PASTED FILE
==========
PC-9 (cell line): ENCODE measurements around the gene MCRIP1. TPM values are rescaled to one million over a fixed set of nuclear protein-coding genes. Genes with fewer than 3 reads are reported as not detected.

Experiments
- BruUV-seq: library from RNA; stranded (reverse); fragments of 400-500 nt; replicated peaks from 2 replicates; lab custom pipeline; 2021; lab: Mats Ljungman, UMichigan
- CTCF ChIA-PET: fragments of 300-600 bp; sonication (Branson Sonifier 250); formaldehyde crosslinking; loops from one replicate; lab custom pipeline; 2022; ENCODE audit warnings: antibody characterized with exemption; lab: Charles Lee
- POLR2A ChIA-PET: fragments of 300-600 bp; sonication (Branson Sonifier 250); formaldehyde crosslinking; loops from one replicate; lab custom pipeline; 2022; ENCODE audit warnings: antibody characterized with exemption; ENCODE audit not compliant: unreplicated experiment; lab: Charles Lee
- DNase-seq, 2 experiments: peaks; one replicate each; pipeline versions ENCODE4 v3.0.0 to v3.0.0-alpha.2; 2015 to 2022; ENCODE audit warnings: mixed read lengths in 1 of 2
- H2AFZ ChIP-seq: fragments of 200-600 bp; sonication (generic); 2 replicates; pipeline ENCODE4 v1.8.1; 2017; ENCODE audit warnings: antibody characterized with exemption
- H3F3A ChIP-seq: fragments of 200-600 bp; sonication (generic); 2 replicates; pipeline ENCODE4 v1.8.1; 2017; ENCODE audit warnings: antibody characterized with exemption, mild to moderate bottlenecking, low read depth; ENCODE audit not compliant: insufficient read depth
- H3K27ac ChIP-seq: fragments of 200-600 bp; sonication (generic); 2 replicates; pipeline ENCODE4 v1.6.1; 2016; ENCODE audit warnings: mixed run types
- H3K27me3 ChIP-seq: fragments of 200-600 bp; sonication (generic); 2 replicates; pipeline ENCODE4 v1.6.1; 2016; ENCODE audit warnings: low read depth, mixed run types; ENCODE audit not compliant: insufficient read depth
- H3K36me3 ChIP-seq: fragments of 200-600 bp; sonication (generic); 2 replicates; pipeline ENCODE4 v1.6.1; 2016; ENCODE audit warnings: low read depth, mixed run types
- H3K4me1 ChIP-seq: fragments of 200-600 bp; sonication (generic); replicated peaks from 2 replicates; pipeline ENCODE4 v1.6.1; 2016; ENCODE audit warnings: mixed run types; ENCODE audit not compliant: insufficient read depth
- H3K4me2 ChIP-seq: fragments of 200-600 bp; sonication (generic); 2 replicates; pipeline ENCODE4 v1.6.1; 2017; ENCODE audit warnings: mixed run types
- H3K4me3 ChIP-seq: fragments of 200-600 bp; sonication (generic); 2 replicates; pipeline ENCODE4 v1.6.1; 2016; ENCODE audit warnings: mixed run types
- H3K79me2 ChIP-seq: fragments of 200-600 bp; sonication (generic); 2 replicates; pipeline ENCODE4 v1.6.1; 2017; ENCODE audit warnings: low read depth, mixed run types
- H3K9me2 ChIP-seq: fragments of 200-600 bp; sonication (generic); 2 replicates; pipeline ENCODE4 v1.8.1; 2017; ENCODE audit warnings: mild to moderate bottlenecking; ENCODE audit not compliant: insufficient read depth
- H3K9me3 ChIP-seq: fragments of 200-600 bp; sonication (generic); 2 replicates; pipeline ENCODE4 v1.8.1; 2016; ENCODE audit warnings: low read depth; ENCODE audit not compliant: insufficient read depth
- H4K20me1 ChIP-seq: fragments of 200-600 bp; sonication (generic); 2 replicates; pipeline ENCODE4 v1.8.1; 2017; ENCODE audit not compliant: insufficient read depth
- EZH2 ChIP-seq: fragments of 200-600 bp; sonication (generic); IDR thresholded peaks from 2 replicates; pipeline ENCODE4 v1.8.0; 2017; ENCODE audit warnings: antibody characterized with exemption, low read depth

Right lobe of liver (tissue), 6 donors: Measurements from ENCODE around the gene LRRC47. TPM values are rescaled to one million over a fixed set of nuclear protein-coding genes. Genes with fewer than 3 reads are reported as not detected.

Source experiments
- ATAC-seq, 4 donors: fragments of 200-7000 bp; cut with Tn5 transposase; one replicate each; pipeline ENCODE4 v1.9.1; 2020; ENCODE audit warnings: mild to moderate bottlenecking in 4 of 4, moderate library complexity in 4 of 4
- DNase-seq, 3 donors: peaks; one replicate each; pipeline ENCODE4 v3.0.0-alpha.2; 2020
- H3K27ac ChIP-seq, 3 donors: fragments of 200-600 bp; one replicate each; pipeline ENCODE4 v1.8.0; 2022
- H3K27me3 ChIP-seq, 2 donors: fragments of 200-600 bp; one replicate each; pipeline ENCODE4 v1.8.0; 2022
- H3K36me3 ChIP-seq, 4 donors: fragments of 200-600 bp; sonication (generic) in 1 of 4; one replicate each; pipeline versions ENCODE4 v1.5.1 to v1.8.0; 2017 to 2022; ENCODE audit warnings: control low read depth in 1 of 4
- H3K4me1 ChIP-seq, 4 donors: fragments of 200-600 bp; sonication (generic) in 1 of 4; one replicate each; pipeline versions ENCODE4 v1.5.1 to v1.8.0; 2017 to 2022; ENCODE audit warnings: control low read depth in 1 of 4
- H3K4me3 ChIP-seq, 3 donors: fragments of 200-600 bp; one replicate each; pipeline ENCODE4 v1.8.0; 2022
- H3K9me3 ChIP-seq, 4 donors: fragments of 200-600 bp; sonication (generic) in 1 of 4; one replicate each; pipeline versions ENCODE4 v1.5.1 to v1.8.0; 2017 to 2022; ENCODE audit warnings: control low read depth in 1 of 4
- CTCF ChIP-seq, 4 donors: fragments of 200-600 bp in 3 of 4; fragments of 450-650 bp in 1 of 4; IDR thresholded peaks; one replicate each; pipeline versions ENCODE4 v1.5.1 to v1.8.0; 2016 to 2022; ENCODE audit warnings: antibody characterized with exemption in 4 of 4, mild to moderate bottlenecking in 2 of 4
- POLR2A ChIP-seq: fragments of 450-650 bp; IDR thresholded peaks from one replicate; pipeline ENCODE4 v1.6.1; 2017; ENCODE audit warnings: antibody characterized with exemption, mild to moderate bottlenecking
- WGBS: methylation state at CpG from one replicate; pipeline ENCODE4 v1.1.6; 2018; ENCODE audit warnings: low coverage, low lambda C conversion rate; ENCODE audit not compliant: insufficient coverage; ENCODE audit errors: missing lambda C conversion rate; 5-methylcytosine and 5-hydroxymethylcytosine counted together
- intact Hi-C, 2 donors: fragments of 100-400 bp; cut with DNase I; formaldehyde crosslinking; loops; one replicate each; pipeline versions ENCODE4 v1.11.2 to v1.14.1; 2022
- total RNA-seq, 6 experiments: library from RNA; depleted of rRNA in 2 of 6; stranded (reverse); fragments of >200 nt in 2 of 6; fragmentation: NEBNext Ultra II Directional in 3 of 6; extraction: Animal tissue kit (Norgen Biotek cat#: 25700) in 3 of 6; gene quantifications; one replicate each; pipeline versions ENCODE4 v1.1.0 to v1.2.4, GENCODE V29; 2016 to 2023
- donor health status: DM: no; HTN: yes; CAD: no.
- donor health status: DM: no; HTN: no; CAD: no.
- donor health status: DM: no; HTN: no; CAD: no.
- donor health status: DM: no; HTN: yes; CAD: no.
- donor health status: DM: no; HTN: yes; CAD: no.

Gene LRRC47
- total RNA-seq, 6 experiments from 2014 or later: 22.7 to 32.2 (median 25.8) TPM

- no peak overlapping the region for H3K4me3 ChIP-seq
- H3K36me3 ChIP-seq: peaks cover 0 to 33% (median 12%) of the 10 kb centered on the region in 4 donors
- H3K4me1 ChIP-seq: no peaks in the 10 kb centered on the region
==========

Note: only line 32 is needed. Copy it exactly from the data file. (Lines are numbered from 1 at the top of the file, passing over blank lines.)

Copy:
- WGBS: methylation state at CpG from one replicate; pipeline ENCODE4 v1.1.6; 2018; ENCODE audit warnings: low coverage, low lambda C conversion rate; ENCODE audit not compliant: insufficient coverage; ENCODE audit errors: missing lambda C conversion rate; 5-methylcytosine and 5-hydroxymethylcytosine counted together